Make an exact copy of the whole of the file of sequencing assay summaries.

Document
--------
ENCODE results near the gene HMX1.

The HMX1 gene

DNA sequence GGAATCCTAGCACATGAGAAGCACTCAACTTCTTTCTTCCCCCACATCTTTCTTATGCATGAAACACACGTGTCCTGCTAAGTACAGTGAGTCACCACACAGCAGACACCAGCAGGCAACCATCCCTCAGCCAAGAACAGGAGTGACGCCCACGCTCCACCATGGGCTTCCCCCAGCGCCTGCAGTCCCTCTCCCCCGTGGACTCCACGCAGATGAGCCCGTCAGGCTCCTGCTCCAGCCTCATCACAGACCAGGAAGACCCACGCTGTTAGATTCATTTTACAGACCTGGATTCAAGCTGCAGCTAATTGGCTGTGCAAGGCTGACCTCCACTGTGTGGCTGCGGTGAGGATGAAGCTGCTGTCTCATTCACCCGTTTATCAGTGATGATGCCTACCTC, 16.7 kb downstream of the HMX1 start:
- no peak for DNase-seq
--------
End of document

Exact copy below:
ENCODE results near the gene HMX1.

The HMX1 gene

DNA sequence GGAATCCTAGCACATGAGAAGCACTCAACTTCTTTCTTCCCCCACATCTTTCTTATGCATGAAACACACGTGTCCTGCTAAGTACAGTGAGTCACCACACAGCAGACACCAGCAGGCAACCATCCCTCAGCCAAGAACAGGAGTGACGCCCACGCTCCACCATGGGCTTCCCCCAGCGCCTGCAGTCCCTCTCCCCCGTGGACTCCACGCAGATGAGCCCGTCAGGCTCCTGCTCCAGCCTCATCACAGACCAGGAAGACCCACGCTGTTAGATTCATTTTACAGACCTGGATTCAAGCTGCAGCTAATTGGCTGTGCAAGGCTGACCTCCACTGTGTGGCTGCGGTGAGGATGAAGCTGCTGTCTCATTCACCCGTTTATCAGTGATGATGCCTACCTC, 16.7 kb downstream of the HMX1 start:
- no peak for DNase-seq